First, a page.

|Oded Menaster in his 2 roles (Mishpacha Magazine)|
I’ve got to hand it to this Charedi publication. They minced no words in describing the outcome of that experiment. Or more correctly allowed the agent of that experiment to tell us his conclusions about it - without comment by any Mishpacha editors. This is a lesson in intellectual honesty rarely seen in publications like this. So, kudos (whatever that means) to them.
The experiment was as follows. Mishpacha hired Oded Menaster, a (presumably secular) professional actor to go undercover in both the very secular Tel Aviv and the very Charedi Bnei Brak. He was disguised as a Toldos Aharon Chasid in the former and an Israeli cop in the latter. The description of his experiences are both revealing and at the same time - not all that unexpected. Unfortunately his experiences in the more observant community of Bnei Brak were more hurtful to him than his experiences in the less observant community of Tel Aviv.
It’s true that there is reason for both communities to be upset with the other. But despite the hatred expressed by both sides, the secular Jews Oded encountered seemed far more tolerant than the Charedi Jews he encountered in Bnei Brak.
Oded experienced no one in Bnei Brak that reacted in any way positive. Some instances were worse than others - but all were negative. Not true in Tel Aviv. it appears that there is something about being secular that makes one more tolerant. And something about being Chreadi that makes one less so.
That Oded felt more hurt by Charedim while disguised as a cop than he did disguised as a Charedi in Tel Aviv is easy to explain after reading his description of both experiences. Here is a sampling of each. The first one is what he encountered in Tel Aviv.
...the conversation took a very unexpected turn. All his inner Tel Aviv soul burst out all at once, like he was starved for conversation:
“Tell me, what do you think you’re doing? The entire country is terrified of COVID while you dance at these mass weddings. Do you think that’s okay?”
“No. It’s not okay at all. But you need to realize that not everyone’s like that,” I said in defense of the community I was representing.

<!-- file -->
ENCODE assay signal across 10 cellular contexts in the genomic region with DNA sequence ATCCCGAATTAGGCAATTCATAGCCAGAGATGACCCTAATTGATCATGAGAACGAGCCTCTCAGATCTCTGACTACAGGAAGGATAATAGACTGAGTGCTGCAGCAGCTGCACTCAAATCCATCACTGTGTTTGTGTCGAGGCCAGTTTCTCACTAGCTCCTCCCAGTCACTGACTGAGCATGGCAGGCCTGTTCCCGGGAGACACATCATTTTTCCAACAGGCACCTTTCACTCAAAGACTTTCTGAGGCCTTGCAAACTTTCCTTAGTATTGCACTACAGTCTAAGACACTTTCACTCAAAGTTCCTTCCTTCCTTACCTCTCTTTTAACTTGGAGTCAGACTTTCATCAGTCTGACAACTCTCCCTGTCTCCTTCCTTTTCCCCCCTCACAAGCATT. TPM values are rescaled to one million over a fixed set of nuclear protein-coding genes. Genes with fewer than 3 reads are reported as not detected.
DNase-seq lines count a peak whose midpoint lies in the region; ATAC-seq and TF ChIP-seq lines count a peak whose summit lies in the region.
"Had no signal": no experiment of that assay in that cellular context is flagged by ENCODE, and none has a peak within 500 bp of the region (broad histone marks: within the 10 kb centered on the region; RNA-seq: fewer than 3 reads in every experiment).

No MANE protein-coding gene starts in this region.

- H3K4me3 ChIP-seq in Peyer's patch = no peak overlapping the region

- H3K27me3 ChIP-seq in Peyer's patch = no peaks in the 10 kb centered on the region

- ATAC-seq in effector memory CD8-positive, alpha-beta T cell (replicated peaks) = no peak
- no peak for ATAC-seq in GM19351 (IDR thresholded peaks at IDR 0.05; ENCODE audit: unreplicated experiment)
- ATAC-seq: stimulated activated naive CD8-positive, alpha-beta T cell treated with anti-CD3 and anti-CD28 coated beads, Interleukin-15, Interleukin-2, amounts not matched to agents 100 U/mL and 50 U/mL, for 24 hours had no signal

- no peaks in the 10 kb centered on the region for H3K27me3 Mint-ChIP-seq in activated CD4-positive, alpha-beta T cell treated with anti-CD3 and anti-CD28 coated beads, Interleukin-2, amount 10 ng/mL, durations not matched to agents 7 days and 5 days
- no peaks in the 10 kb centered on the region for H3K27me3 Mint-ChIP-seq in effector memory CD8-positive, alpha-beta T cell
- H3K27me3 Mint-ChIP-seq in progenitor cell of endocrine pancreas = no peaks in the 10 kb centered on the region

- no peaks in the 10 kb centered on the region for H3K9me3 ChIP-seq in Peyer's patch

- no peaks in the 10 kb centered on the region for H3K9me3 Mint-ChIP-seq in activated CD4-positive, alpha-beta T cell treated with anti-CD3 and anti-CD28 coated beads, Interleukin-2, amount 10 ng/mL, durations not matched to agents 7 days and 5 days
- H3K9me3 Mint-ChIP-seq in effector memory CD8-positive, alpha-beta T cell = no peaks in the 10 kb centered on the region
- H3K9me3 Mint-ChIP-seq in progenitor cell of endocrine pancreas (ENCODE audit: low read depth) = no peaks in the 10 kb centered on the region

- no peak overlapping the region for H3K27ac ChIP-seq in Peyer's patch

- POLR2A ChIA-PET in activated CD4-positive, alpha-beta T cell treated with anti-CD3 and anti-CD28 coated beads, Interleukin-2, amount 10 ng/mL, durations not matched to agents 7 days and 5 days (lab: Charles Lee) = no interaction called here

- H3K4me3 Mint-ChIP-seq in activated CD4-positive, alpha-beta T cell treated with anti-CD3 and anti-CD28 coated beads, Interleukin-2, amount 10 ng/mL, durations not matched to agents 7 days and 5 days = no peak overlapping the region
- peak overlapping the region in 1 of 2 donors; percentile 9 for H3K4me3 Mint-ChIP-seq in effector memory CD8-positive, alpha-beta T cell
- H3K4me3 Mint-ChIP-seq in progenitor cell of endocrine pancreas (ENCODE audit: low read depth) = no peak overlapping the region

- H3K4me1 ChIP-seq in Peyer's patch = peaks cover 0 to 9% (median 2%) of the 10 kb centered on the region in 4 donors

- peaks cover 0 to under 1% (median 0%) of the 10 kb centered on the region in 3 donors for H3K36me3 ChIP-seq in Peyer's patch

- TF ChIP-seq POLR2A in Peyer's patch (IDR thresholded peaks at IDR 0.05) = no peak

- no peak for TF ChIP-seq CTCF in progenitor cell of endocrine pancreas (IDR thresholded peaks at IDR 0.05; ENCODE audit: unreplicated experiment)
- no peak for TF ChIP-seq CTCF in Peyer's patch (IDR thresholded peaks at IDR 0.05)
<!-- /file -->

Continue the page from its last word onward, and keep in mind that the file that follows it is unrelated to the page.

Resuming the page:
“Not everyone, but many are. You actually seem to be a very nice person. I can see you’re wearing that mask properly. If only all chareidim were like you.”
Later I learned from my chareidi companions that this refrain —”if only all chareidim were like you” — is a familiar one.
“You look like a nice person,” he went on. “It’s a pity not everyone’s like you. You chareidim need to find your way. You take care of yourselves, and we’ll take care of ourselves.”
Nothing comparable occurred in Bnei Brak. Not even close. One case after another – all bad. As the following will illustrate:
Another fellow explained reasonably, if a bit resentfully, “You don’t belong here and it would be a pity if trouble started.”
Honestly? I felt hurt. To a certain extent, more than in Tel Aviv.
But the most disturbing moment was when a little boy yelled “Nazi!” at my passing back.
Look, I understand that to a chareidi, a cop represents a different world — an establishment that’s been portrayed as an enemy of their values and lifestyle. This no doubt comes from bad communication, bad decisions, and even worse optics. It’s sad.
But as someone who’s descended from Holocaust survivors and martyrs, I was appalled to be called a Nazi. Does he even know what a Nazi is? What the Nazis did? How can that accusation even come out of your mouth?
It’s true that both communities have reasons to be disdainful, and dismissive of the other. But based on this little experiment, the Charedi world is far better at being hateful than the secular world seems to be.
There are reasons for the hatred on both sides. Some of which I have discussed here. But there is no excuse for extremes Oded experienced in Bnei Brak.
There are also lessons to be learned here. The Charedi world in places like Bnei Brak must learn how to be more tolerant. Even when they experience what they feel is gross discrimination. Perhaps a more important lessen would be that the secular world can be reached. They seem to be more inclined to hear another point of view. I don't know... maybe it is the nature of a secular person to be more open minded. and the nature of a Charedi to be more closed minded.
But as an Orthodox Jew that believes following Halacha is the right way for a Jew to live, I think we have an obligation to find ways to reach out to them. Based on Oded's encounter (as a Charedi Jew) with secular Jews there seems to be a way to do that so that secular Jew can channel his inner Jew. Which desires to serve God the way He intends us to. I believe that feeling resides deep in the heart of every Jew. What happened to Oded in Bnei Brak is the antithesis of that.
I don’t know how we can change the hearts and mind of that part of the Charedi world. I don’t even know if it’s possible. But if it could be done, it would go a long way toward both worlds understanding each other better and in the process bring a lot of people closer to God than ever thought possible.